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|Putin warns IS plans to destabilize southern Russia and Central
Putin also said that clandestine terrorist groups were active in the SCO member states, which was proved during the investigation into the terror attack in St. Petersburg.
ASTANA. The Islamic State terror group (IS, outlawed in Russia) plans to destabilize the situation in southern Russia and Central Asia, Russian President Vladimir Putin said at a meeting between the leaders of the Shanghai Cooperation Organization member states.
"We have information that the IS has been making new plans to destabilize Central Asia and southern Russia," he said. This is why, in Putin’s words, "there is a need to strengthen coordination between the SCO member states’ special services, particularly through the regional counterterrorism agency."
Putin also said that clandestine IS groups were active in the SCO member states, which was proved during the investigation into the metro terrorist attack in the Russian city of St. Petersburg. "Besides, terrorists based in Afghanistan have been seeking to enter our countries which cause much concern," the Russian president added.
On April 3, a blast occurred in a metro car between Tekhnologichesky Institut and Sennaya Ploshchad stations of the St. Petersburg metro. The attack killed 15 people, while more than 50 were injured. The Russian Investigative Committee said that the blast had been carried out by
Akbardzon Dzhalilov, a native of Kyrgyzstan who had obtained Russian citizenship.
A global threat
Only fair and meaningful cooperation between the states may help defeat terrorism, the Russian president has added.
"In order to defeat this scourge [terrorism], all countries should join their efforts for fair and meaningful cooperation based on international law."
Putin added that the fight against terrorists should be uncompromising. According to him, there is also a need to remove social and economic reasons for terrorism and combat the spread of extremist ideas. In this connection, the Russian president stressed that the role of the SCO’s counterterrorism agency was increasing, besides, the Convention on combating terrorism, planned to be signed at the current SCO summit, would also be very important.
Russia protests: 'Hundreds detained' at opposition rallies
Hundreds of people have been detained at anti-corruption rallies in Moscow and St Petersburg, an NGO says.
Riot police in central Moscow were picking protesters out of the crowd at random, a BBC correspondent at the demonstration has said.
Opposition leader Alexei Navalny was detained at his home ahead of the protests, according to his wife.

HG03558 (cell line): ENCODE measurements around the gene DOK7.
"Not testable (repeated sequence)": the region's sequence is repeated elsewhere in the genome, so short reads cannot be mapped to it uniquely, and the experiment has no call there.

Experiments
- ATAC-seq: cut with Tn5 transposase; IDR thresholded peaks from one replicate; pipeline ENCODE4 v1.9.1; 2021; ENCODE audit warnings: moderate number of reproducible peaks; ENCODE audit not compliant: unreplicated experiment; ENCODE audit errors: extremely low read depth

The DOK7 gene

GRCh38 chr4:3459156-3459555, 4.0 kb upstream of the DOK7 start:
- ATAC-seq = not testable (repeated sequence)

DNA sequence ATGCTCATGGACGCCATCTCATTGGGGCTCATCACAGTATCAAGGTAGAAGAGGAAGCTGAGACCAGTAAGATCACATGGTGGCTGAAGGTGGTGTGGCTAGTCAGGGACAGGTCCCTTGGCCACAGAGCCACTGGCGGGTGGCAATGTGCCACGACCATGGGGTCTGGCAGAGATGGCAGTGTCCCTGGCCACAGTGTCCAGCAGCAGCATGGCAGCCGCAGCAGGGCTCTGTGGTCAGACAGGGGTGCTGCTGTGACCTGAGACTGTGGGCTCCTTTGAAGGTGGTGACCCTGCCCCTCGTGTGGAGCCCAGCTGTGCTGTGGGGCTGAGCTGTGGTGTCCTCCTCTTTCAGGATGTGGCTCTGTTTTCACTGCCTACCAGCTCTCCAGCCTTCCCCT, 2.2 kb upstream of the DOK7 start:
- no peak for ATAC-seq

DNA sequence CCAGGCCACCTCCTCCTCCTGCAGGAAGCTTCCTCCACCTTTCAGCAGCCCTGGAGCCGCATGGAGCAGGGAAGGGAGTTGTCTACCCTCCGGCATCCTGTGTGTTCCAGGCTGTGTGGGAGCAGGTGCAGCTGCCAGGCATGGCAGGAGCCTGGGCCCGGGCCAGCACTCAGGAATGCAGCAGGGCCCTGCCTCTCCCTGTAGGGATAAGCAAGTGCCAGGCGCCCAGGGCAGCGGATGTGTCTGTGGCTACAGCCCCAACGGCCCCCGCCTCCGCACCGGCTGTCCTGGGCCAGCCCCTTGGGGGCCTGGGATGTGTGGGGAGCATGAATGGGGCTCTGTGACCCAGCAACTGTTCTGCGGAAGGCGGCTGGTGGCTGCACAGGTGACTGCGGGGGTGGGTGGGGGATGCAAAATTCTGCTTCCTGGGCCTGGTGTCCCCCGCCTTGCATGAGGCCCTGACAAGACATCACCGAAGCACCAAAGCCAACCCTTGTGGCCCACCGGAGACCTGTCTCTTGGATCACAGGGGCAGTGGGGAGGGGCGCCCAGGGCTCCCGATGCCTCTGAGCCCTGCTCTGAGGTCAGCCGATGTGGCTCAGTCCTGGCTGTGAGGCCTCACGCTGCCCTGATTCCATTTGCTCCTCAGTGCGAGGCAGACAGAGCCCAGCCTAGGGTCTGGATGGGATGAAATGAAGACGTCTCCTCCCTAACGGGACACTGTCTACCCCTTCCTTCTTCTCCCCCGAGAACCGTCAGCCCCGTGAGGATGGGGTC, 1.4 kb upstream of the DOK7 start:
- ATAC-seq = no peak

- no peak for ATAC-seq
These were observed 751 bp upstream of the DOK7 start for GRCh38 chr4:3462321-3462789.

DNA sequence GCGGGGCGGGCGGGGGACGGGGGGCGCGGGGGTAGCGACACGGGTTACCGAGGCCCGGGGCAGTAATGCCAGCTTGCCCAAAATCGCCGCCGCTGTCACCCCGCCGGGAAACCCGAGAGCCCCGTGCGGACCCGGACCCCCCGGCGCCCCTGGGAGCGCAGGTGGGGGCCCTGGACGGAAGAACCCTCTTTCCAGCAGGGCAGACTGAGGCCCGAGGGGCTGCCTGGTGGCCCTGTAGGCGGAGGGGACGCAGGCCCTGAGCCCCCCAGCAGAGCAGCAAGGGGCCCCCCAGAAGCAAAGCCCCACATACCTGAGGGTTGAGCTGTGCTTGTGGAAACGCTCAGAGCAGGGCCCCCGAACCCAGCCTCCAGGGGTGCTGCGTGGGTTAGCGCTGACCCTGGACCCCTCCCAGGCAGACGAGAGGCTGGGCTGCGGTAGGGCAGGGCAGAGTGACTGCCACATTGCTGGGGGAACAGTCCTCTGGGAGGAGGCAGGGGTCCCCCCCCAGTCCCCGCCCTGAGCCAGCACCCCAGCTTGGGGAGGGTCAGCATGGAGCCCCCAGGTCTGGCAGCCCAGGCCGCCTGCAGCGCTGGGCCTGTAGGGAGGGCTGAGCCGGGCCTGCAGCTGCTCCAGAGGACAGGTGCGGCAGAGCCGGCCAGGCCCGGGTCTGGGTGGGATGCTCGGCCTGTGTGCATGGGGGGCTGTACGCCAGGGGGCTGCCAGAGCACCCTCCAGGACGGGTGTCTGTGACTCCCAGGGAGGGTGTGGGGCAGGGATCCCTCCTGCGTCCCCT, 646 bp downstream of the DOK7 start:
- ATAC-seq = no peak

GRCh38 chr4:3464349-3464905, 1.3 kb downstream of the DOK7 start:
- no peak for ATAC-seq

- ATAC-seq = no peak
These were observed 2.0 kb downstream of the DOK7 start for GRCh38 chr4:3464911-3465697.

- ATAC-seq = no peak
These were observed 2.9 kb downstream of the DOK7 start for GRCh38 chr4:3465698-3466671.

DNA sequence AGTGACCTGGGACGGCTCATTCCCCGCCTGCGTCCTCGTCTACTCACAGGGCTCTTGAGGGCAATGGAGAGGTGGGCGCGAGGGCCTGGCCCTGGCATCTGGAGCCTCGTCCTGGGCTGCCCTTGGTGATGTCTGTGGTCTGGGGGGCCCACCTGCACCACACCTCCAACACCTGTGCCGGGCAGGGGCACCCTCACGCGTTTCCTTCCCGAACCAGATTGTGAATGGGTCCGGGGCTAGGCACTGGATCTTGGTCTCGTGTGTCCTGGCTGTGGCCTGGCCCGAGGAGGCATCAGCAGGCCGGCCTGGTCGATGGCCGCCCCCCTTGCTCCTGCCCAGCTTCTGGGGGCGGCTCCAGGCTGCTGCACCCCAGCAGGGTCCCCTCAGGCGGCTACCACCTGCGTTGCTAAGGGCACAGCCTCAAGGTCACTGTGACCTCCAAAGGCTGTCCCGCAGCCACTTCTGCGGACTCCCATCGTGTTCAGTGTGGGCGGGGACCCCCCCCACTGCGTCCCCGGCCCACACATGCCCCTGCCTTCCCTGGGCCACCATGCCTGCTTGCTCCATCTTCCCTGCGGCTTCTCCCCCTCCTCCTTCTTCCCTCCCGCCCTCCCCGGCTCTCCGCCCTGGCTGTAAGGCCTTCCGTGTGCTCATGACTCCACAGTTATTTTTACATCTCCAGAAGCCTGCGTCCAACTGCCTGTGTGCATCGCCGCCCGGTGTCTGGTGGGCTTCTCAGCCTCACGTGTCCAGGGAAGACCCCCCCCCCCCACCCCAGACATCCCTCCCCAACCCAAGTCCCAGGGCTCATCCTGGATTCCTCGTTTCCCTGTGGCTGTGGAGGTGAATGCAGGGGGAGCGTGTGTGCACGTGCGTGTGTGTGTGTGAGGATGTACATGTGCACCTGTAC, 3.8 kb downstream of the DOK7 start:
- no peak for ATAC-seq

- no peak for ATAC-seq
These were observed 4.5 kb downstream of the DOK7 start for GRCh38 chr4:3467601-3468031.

Thousands of supporters have heeded his call to take to the streets of Moscow and other Russian cities.
OVD-Info, an NGO, told Russian media that more than 400 had been detained at the Moscow protest. More than 300 people were detained at the rally in St Petersburg, the Fontanka.ru news website reported.
Riot police have mostly cleared protesters from Moscow's main street, Tverskaya, which runs up to the Kremlin, but not yet from Pushkin Square, says the BBC's Sarah Rainsford.
Many of those detained were young people, apparently teenagers, our correspondent at the scene says.
The crowd was shouting "Russia without Putin", and "Down with the tsar," says the BBC's Steve Rosenberg, who is also reporting from the demonstration in Moscow.
"Alexei [Navalny] has been arrested in the entrance to our block of flats," Yuliya Navalnaya wrote on Twitter, ahead of the demonstration.
Mr Navalny, who intends to stand for the Russian presidency next year, had been due to attend the unauthorised rally in central Moscow.
In a live broadcast by the Russian liberal TV channel, Dozhd, protesters in St Petersburg could be heard shouting "shame" as they were detained by police. Among those arrested was Maxim Reznik, the city's legislative assembly deputy.
Prominent activist Daniil Ken said he was arrested as he left his home in St Petersburg. He urged people to join the rally at the city's Champ de Mars square. "Go for me, please!" he tweeted. He has since been released.
Police had earlier detained several people at demonstrations in the cities of Vladivostok, Blagoveshchensk and Kazan.
At the scene - by Sarah Rainsford, central Moscow
It is a national holiday in Russia so Tverskaya Street was already filled with families when protesters began to turn up.
Thousands poured into central Moscow, mingling with those people who had been taking part in the festivities for Russia Day
A lot of the protesters were deliberately wrapped in the Russia flag. They say they are here as Russians and as patriots, but also as people who are unhappy with the authorities.
The police have been making loudspeaker announcements every few seconds saying that this is an illegal protest and people should disperse, but there is still a huge crowd of people in central Moscow.
Mr Navalny was earlier granted permission to hold a rally at Sakharova Avenue but changed the location - without permission - on the eve of the demonstration to Tverskaya Street, near the Kremlin.